Notwithstanding, those with the power and responsibility to do so neither called him to order nor reversed his decision. And no one dared take the matter up in court, not even the National Sports Authority. It was evident by their silence and inaction that the decision was politically influenced! Is this what leadership has been reduced to?

Anyway, as if that was not enough for him, like Oliver Twist he wanted more! And this time, it was Okoe against Okoh, a national heroine. In July 2013, Mr. Vanderpuije’s renaming hammer struck at Theodosia Okoh, whose name was on the national hockey stadium in recognition of her work in putting hockey on the national sports agenda.

Without any shred of respect for the woman who not only designed Ghana’s national flag but also was instrumental in laying the foundation for the playing of hockey in Ghana, Mr Vanderpuije stripped her name from the stadium and replaced it with that of the late President John Atta Mills.

Again, his reason- to honour the late Mills for his achievements and contributions in that sport – was far from satisfactory for many. Was the naming of Accra High Street after him not enough? In any case, how can stripping national recognition from the woman who created opportunities for the late President to play hockey be the best way to honour him? Even Mills would have kicked against this decision if he were alive.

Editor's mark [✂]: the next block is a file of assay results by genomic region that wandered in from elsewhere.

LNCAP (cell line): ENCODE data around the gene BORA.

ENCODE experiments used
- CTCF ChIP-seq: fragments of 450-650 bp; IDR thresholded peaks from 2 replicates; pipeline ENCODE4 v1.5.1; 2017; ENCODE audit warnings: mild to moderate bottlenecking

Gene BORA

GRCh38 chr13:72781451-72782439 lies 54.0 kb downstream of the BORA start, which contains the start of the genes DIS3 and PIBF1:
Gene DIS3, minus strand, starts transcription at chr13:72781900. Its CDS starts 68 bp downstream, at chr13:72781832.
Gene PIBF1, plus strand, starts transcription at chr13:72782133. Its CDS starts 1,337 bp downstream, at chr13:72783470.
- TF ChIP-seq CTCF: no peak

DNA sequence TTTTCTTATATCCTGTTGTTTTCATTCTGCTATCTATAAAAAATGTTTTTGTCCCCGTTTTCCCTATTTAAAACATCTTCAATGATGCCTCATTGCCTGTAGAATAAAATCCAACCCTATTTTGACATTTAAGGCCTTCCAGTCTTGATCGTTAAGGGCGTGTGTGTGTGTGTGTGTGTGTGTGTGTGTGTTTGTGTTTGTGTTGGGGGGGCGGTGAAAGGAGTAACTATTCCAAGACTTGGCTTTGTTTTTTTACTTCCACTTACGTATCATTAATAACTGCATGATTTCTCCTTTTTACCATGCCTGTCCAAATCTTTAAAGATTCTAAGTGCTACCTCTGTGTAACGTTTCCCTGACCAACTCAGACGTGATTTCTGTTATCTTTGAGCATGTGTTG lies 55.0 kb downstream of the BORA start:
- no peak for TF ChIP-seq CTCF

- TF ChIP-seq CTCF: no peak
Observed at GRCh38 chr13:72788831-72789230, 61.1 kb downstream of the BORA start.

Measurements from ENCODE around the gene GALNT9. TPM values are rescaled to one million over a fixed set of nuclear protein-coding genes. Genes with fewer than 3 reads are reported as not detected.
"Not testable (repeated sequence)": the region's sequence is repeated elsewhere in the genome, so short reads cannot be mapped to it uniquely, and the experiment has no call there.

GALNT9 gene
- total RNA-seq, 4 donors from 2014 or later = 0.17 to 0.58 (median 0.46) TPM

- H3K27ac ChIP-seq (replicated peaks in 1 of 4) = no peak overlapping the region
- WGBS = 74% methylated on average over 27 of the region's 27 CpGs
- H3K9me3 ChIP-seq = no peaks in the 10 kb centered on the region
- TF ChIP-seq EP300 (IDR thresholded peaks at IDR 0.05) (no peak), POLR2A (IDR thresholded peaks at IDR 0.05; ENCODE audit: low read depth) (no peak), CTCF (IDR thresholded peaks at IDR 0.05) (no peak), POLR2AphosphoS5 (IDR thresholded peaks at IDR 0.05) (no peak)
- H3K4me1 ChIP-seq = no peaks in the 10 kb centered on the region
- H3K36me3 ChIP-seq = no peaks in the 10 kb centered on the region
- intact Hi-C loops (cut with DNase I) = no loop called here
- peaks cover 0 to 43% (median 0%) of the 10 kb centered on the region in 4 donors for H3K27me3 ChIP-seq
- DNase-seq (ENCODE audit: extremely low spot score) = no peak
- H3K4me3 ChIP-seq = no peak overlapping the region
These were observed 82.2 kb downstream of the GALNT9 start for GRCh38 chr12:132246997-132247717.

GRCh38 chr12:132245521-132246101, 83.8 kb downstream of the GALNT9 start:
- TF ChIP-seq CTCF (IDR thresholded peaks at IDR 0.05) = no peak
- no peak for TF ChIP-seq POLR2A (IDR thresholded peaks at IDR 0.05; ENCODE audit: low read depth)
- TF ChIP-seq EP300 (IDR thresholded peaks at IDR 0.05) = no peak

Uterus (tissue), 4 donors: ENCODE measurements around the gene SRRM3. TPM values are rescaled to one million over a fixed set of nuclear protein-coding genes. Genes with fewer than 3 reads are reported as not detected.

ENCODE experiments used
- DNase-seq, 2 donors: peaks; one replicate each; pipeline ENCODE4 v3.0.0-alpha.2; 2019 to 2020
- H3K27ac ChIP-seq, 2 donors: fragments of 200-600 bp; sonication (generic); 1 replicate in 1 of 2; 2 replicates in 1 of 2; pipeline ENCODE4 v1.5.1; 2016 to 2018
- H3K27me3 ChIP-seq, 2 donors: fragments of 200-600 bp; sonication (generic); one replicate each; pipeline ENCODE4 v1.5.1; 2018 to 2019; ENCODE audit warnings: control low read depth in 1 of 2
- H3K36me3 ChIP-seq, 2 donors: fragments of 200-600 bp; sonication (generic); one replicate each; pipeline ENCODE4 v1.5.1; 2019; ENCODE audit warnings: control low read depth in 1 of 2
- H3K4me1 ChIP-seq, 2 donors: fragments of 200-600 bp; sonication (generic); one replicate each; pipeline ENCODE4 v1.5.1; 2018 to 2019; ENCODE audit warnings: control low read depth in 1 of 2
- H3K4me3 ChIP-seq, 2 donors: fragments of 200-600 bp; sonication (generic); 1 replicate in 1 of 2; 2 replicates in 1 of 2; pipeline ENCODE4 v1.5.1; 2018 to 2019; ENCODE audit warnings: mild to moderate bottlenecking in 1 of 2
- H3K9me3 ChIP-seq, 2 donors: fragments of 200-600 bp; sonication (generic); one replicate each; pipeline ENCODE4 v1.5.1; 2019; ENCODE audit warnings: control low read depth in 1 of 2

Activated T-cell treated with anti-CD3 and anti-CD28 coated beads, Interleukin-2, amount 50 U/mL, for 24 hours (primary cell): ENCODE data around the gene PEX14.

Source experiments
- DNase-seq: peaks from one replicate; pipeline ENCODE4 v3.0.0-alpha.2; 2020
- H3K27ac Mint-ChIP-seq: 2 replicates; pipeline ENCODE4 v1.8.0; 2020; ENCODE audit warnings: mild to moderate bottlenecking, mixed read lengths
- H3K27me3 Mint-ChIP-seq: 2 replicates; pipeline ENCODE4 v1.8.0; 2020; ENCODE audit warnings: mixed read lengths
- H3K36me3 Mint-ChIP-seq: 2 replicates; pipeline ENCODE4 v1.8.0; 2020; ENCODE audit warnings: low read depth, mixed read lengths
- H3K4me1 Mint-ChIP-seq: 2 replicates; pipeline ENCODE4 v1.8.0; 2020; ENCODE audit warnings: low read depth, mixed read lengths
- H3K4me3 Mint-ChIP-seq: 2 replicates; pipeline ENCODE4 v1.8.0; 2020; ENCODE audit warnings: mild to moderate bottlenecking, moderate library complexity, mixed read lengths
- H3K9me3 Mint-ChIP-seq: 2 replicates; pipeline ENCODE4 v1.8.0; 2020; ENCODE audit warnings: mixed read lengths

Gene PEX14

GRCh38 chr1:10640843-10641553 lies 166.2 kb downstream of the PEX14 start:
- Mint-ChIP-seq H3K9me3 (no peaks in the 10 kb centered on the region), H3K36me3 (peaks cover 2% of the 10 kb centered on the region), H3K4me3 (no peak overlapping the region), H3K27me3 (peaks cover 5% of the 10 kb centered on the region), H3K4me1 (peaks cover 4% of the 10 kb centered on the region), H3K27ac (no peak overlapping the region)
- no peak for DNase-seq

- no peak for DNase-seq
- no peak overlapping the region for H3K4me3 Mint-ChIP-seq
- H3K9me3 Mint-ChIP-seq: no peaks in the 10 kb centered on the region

Fortunately, the backlash from this insensitive action was too much for the government to bear, prompting President Mahama to intervene. He summoned the AMA boss to answer why he had made such a unilateral decision without recourse to the office of the President.

Ms Theodosia Okoh’s name was restored on the hockey stadium and both President Mahama and Mr Vanderpuije apologised.

But was that enough? The action by President Mahama, although commendable, in many people’s minds could only have been sufficient if he had sacked Mr Vanderpuije. The mayor’s action humiliated the government, the office of the President, the Assembly and Ghanaians in general. But Mr. Vanderpuije survived.

By all indications, it appeared the mayor had considerable clout within his National Democratic Party that made him untouchable no matter how many scandals mired in.

‘Desperado’ leadership style